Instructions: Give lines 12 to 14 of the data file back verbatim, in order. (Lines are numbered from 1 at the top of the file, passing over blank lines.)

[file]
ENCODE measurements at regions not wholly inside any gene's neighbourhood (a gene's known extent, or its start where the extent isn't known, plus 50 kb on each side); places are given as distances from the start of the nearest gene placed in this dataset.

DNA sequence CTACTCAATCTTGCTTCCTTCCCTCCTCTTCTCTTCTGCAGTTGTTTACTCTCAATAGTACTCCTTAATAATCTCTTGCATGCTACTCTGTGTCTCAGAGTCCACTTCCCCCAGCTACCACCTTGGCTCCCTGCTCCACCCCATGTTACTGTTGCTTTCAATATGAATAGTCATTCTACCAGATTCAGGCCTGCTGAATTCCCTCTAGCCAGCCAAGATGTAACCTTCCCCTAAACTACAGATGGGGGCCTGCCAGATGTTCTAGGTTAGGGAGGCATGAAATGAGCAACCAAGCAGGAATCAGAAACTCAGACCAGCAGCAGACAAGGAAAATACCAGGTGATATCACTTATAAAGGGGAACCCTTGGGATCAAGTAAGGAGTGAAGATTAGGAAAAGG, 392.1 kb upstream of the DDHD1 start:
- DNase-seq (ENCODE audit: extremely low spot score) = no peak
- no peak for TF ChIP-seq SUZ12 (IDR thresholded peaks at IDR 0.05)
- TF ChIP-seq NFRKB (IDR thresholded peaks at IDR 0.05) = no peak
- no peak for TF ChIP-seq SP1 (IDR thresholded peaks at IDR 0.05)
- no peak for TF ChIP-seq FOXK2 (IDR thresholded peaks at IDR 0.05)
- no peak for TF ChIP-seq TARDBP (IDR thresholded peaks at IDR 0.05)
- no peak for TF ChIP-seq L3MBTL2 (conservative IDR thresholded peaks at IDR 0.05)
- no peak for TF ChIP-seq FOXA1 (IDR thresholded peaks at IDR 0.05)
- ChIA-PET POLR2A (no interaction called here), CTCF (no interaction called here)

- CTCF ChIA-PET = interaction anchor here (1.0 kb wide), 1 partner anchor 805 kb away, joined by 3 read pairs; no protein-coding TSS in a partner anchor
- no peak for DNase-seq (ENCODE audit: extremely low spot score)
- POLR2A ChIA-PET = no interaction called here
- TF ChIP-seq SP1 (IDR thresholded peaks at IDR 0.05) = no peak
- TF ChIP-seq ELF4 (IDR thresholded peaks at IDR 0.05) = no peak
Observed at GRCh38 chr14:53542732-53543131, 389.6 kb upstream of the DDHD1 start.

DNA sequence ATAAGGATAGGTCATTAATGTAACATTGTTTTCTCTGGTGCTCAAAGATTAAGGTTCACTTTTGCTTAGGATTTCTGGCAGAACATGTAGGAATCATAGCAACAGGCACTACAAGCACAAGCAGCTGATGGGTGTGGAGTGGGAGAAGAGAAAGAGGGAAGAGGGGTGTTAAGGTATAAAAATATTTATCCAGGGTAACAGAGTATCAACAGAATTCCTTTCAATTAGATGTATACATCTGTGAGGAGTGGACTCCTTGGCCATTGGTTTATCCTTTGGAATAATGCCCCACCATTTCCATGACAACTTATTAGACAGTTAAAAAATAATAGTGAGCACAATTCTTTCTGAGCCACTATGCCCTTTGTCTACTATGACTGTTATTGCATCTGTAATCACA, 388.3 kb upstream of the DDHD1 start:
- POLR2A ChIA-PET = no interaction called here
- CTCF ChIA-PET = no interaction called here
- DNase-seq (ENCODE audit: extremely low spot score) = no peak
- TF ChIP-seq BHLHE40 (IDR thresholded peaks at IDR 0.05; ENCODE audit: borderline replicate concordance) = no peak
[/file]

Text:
- CTCF ChIA-PET = interaction anchor here (1.0 kb wide), 1 partner anchor 805 kb away, joined by 3 read pairs; no protein-coding TSS in a partner anchor
- no peak for DNase-seq (ENCODE audit: extremely low spot score)
- POLR2A ChIA-PET = no interaction called here